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Statics Mechanics: Looking for the flaw in my logic

  1. Mar 25, 2012 #1

    Femme_physics

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    Yep...back to old statics. Not because I have a test (already passed it in flying colours) just for fun seeing what I can solve and can't...now I ran into this:


    1. The problem statement, all variables and given/known data
    http://img705.imageshack.us/img705/1533/pulleyf.jpg [Broken]

    Statics:

    The weight is 50kg. Find force P to hold it in equilibrium.

    3. The attempt at a solution



    http://img18.imageshack.us/img18/5787/pulleya.jpg [Broken]


    Somehow I got the result in minus, trying to find where is the logic in this. Or, otherwise, where is the flaw in my logic.
     
    Last edited by a moderator: May 5, 2017
  2. jcsd
  3. Mar 25, 2012 #2

    I like Serena

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    Hey Fp! :smile:

    Only saw this thread just now.

    Weren't you giving lessons in mechanics nowadays?

    Anyway, you are assuming that all cables give the same tensional force.
    They don't.
    It's not all the same cable.
    There are 3 cables, each with its own tensional force.
     
  4. Mar 27, 2012 #3

    Femme_physics

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    I am giving lessons in mechanics, but with a very focused set of materials that I'm well-practiced with. In our course we never gone through several cables connected to system of pulleys. In fact, we hardly gave pulleys much time. At most we had one cable if I recall correctly.

    Where do you see 3 cables?
     
  5. Mar 27, 2012 #4

    Femme_physics

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    Last edited by a moderator: May 5, 2017
  6. Mar 27, 2012 #5

    Femme_physics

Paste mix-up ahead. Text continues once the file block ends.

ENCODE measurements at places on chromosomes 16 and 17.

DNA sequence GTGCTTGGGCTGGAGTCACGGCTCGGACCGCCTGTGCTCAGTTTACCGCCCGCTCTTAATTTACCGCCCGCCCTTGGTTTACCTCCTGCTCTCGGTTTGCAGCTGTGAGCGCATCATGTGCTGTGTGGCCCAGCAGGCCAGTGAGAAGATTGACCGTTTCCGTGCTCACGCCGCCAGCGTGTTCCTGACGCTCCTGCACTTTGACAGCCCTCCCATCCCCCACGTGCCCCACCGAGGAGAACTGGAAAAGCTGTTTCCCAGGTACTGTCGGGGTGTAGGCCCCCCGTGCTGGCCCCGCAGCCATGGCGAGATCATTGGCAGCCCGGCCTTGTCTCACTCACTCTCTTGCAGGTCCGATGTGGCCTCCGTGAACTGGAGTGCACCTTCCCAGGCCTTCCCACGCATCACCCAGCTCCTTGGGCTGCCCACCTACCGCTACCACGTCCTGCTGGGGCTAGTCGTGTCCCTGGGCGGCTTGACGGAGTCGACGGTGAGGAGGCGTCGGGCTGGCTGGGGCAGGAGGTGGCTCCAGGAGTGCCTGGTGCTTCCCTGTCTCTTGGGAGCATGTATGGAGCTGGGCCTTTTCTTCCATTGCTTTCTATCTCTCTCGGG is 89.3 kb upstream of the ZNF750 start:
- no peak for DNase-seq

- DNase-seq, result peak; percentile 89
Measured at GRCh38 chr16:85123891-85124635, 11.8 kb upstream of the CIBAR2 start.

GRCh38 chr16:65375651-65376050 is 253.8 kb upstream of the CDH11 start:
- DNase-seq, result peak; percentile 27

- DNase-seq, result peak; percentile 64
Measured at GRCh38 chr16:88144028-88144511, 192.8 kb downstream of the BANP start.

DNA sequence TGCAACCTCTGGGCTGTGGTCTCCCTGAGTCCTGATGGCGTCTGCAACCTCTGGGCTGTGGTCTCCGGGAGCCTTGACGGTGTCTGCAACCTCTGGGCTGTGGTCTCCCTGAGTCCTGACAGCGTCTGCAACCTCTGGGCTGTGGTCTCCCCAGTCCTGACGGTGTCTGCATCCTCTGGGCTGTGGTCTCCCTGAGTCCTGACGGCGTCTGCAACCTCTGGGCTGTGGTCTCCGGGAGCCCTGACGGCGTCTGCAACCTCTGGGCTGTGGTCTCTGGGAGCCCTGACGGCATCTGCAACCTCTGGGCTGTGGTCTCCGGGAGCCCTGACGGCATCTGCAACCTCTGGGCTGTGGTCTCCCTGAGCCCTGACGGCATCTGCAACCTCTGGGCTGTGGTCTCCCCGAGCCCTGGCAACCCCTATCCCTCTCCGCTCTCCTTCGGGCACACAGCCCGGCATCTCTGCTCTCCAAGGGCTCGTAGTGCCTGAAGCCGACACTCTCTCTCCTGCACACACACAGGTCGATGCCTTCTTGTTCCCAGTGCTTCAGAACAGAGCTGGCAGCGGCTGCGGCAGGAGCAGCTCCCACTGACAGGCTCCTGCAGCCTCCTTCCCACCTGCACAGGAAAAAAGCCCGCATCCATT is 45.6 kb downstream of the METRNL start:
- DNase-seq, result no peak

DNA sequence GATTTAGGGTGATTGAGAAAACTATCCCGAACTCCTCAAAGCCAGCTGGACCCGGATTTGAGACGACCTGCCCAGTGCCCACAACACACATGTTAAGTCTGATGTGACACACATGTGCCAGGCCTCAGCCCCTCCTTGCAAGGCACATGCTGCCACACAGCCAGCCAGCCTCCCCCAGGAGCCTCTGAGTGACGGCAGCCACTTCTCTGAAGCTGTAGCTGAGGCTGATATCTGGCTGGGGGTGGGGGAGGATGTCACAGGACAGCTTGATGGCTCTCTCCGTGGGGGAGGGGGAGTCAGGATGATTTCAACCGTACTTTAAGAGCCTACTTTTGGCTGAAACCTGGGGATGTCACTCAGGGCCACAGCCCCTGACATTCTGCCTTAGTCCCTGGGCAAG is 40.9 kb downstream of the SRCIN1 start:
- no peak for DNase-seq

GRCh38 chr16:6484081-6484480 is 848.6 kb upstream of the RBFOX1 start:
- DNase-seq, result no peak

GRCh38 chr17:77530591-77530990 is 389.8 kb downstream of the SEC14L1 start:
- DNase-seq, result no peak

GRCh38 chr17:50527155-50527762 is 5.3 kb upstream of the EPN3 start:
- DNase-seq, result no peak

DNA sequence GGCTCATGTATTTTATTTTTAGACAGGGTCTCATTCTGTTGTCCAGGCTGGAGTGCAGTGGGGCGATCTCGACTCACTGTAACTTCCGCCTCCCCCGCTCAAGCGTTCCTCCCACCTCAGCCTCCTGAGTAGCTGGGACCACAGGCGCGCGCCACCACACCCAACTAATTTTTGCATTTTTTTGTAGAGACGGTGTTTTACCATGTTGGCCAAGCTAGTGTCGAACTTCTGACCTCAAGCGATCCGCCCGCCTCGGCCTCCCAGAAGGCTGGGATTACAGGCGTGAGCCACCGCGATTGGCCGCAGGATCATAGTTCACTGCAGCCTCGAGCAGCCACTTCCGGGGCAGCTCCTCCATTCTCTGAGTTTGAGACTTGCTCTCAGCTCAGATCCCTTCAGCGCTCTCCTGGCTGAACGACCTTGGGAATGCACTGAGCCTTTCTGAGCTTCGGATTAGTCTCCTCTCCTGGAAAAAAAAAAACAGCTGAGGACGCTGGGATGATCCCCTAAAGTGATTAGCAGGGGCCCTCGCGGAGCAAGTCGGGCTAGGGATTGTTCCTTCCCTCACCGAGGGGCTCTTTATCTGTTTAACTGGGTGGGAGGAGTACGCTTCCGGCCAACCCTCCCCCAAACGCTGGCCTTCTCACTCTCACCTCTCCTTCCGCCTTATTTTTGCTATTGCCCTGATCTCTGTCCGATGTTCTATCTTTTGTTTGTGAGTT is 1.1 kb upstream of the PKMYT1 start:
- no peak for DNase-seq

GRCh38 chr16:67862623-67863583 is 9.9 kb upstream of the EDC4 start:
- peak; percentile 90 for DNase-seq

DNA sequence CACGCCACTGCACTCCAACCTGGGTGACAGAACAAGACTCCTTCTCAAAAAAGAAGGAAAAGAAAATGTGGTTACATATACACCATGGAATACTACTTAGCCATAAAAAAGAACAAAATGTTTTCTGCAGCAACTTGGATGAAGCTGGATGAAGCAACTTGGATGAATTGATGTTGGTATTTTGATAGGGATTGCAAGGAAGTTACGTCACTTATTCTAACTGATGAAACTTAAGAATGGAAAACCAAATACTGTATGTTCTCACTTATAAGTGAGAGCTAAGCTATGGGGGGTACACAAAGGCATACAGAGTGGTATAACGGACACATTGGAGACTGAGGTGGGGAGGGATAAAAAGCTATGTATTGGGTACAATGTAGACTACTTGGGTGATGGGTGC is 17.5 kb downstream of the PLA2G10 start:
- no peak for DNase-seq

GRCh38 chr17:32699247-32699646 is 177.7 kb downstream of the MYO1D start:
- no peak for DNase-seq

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    And I just solved 2 more such exercises correctly. Don't make me prove myself :) Just needed to understand one "Graphical" principle!
     
  7. Mar 27, 2012 #6

    ehild

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    Very good! You are :cool:

    ehild
     
  8. Mar 27, 2012 #7

    I like Serena

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    Good!

    If you feel up to the challenge... what would happen if there was indeed 1 cable and holes in the pulleys?
     
  9. Apr 4, 2012 #8

    Femme_physics

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    Well then P would equal 1/6 of the weight. :)
     
  10. Apr 4, 2012 #9

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    Suppose P would equal 1/6 of the weight, what would be the resultant force on the leftmost pulley?
     
  11. Apr 4, 2012 #10

    Femme_physics

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    2/6 of the weight
     
  12. Apr 5, 2012 #11

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    That would mean that ƩFy is not zero... what would that mean?
     
  13. Apr 5, 2012 #12

    Femme_physics

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    Of course ƩFy is zero. The resultant force at Y of the rightest pulley is 2/6.... Of the middle pulley is also 2/6....and the right 2/6.... these are the up vectors in the Y direction...the down vector is just the weight....so of course it ends up being ƩFy=0
     
  14. Apr 5, 2012 #13

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    Which up vectors do you mean?

    I see only 2 downward tensional forces on each pulley and the pulleys are not attached to anything else (since we assumed that the cables were not attached to the pulleys).
     
  15. Apr 5, 2012 #14

    Femme_physics

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    Last edited by a moderator: May 5, 2017
  16. Apr 5, 2012 #15

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    Ah, I meant that I didn't see any up vectors on for instance pulley A.
     
  17. Apr 5, 2012 #16

    Femme_physics

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    Wait a second....That was a trick question! If there are no pins attaching the pulleys to the rope they're gonna slide down!
     
  18. Apr 5, 2012 #17

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    Yep. The whole thing would collapse! :eek:
     
  19. Apr 5, 2012 #18

    Femme_physics

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    :) Thanks for the stimulation!
     
  20. Apr 5, 2012 #19

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    I'm just thinking of those poor cardboard men that were standing below that weight!! :bugeye: :wink:
     
  21. Apr 5, 2012 #20

    Femme_physics

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    LOL! Remeber them eh? :)
     
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